The oil well is a success. Henry Pierce (his surname finally revealed in the summary) has regained his fortune, but oil is still leaking in Atlantis. The Pierces and the royal family get along personally, but Pierce is taking advantage of the Atlanteans and Sandy worries that her father has no qualms about exploiting them. Other than that, tensions run high between the cultures.
Liz breaks up with Bobo, at her parents insistence, so that she can land a rich husband. Leaking oil is drivng the fish away. Sandy tells Namor the truth about her father. she feels Namor is ignoring her. the atlanteans are growing increasingly dissatisfied with the deal, but they are "in too deep" to back out now. Beemer makes a play for Sandy. She accepts his advances at first in order to make Namor jealous, but rejects him later.
Back on shore, Liz's parents set her up with Troy. Neither loves the other, but Liz plays along to re-establish her parents fortunes and Troy plays along to get his inheritance. Ultimately, Liz rejects Troy.
In Altlantis, Zarina sees her son Beemer as the true heir to the throne and encourages him and his friends to sabotage the oil rig. He throws a net around Sandy as she and her father swim back to the surface. Sandy convinces her father to swim for help, but Beemer wounds him with a trident attracting a shark. He staunches the flow of blood and makes it back to Atlantis but, in pain and worried about his daughter, lets his true feeling about the Atlanteans slip.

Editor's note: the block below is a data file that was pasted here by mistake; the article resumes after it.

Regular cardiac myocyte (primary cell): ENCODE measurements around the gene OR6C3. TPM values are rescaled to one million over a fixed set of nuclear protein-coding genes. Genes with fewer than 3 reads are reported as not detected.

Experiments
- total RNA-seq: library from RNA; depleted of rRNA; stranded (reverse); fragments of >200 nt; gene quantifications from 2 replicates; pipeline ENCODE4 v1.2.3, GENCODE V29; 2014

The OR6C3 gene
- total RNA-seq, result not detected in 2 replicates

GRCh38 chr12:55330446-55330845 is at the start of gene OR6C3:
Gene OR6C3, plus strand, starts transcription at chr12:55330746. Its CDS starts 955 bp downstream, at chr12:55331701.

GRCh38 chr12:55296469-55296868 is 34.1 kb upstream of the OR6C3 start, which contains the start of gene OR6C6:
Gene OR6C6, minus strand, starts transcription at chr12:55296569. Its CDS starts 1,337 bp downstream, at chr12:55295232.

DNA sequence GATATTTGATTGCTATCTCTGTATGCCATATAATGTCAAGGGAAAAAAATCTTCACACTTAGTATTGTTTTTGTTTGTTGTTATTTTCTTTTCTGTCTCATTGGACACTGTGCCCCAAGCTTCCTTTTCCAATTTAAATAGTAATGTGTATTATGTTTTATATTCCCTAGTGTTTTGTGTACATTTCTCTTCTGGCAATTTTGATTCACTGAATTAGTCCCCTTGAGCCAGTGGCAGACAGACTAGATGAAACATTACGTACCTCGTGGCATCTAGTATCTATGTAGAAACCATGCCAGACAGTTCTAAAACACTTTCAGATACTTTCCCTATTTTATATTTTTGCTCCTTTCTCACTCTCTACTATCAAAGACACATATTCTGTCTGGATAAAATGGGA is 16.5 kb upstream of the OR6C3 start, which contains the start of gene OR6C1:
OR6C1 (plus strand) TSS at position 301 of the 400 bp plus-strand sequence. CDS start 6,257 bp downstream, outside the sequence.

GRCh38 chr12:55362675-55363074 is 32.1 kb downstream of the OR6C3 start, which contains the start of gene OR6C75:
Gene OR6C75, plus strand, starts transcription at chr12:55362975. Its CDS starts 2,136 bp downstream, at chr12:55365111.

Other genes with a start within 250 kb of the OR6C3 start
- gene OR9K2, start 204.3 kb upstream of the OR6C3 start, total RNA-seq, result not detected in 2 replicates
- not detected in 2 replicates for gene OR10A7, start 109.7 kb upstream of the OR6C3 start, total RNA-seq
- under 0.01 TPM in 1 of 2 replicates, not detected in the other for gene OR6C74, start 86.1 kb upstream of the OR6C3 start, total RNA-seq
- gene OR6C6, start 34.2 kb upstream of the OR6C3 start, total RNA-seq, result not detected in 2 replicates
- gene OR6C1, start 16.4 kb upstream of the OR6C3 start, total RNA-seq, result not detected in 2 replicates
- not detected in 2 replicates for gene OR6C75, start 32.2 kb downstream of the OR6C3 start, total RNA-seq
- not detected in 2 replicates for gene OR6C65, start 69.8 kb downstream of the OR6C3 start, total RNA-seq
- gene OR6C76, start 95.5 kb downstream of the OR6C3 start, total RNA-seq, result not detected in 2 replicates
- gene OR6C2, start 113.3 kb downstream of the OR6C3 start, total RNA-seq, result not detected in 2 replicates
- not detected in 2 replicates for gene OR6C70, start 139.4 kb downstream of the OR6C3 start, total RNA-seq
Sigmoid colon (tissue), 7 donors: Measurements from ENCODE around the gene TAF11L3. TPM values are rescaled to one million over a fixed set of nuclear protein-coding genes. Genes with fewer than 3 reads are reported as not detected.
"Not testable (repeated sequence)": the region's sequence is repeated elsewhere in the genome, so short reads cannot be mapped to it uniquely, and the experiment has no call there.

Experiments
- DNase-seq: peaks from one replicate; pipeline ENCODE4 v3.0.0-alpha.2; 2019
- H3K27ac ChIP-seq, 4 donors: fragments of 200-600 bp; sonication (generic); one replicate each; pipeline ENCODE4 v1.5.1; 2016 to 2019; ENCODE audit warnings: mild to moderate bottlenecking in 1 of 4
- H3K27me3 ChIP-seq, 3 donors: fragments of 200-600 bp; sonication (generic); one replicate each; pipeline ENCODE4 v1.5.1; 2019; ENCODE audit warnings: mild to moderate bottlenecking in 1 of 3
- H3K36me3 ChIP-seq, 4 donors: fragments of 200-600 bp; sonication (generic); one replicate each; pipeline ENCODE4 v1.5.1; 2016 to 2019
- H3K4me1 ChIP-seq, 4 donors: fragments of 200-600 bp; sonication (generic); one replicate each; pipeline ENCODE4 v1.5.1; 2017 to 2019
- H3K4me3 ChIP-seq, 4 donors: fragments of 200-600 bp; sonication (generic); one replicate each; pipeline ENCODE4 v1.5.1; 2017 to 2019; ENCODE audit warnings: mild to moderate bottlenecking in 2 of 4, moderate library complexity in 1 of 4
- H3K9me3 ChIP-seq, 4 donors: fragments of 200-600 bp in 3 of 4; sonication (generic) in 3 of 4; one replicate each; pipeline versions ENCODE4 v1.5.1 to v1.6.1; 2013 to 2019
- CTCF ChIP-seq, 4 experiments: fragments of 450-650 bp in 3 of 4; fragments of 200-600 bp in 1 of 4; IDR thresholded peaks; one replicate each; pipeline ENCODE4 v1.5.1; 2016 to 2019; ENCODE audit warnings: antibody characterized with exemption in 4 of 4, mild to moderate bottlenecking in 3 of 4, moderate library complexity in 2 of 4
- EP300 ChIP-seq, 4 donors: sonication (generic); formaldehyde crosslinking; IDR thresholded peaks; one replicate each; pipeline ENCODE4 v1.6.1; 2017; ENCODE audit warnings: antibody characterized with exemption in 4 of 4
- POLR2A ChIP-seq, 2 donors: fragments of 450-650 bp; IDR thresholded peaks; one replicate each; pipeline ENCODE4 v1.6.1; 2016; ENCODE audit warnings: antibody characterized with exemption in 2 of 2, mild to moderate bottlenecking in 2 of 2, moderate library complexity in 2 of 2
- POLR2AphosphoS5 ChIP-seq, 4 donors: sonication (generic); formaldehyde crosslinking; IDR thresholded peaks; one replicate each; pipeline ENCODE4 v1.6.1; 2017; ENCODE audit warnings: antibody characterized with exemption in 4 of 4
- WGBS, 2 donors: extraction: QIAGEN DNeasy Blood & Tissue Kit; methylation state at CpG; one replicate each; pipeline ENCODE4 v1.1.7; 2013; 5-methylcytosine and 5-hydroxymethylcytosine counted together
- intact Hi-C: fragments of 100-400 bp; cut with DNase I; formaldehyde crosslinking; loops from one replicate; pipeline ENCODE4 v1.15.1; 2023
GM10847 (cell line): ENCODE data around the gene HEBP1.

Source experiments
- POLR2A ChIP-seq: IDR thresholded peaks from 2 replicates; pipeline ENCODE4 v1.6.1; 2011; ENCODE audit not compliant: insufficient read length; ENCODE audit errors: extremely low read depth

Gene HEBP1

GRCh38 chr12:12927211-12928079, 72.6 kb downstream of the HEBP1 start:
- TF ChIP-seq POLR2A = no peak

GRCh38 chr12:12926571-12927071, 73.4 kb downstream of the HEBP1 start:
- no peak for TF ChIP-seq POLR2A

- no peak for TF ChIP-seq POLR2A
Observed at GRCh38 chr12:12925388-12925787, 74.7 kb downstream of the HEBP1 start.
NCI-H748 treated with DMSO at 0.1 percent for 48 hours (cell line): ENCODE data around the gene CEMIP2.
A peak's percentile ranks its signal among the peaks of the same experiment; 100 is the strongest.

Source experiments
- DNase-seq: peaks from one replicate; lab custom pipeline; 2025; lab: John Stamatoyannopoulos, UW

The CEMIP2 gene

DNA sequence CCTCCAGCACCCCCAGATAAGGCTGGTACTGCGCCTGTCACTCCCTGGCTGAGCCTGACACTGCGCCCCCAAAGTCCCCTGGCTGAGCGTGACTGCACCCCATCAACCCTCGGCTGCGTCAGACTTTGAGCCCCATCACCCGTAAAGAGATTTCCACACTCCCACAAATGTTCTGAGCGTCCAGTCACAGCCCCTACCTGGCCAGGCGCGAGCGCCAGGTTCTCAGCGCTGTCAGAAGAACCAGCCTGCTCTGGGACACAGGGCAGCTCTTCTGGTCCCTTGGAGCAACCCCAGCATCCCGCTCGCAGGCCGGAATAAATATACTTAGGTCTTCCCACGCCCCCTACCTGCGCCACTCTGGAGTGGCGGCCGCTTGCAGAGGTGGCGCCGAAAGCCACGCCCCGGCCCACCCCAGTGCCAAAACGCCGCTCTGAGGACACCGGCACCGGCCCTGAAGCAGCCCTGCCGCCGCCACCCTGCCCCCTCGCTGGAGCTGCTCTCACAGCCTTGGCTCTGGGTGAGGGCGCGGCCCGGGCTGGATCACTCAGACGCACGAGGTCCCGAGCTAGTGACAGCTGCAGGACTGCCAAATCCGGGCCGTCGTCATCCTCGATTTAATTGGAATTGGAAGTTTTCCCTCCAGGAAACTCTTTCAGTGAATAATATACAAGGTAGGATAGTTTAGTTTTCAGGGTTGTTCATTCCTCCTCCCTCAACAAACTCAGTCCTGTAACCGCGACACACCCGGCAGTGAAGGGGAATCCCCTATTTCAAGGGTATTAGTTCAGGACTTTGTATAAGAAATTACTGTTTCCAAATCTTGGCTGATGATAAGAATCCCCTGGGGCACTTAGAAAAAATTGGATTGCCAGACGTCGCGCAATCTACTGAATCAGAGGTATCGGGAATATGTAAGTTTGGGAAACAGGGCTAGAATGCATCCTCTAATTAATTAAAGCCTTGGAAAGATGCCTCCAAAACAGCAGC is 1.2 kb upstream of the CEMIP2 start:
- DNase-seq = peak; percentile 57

Meanwhile, Beemer has tied Sandy beneath the drill. Namor catches up and inadvertently gives the signal to start the drill. Namor saves Sandy, then viciously attacks Beemer. Bobo is caught in the middle and injured. The rest of the search party breaks up the fight. Henry apologizes for his racist remarks, but it is clear things will never be the same.
Back on land, sandy is grounded from returning to Atlantis. Liz reveals that she is pregnant by Bobo and is sent to a "home for wayward girls" to have the child. Thakkor halts the flow of oil as a negotiating tactic, but Zarina encourages Beemer to tear down the rig, which causes a spill. Zarina tries to blame Namor, but one of Beemer's friends comes clean. Bobo decides to live on the surface, awaiting Liz's return. Sandy decides to live underwater. the atlanteans decide to relocate Atlantis... to the South Pacific. the whole thing ends with a long poem written by Bill Jemas.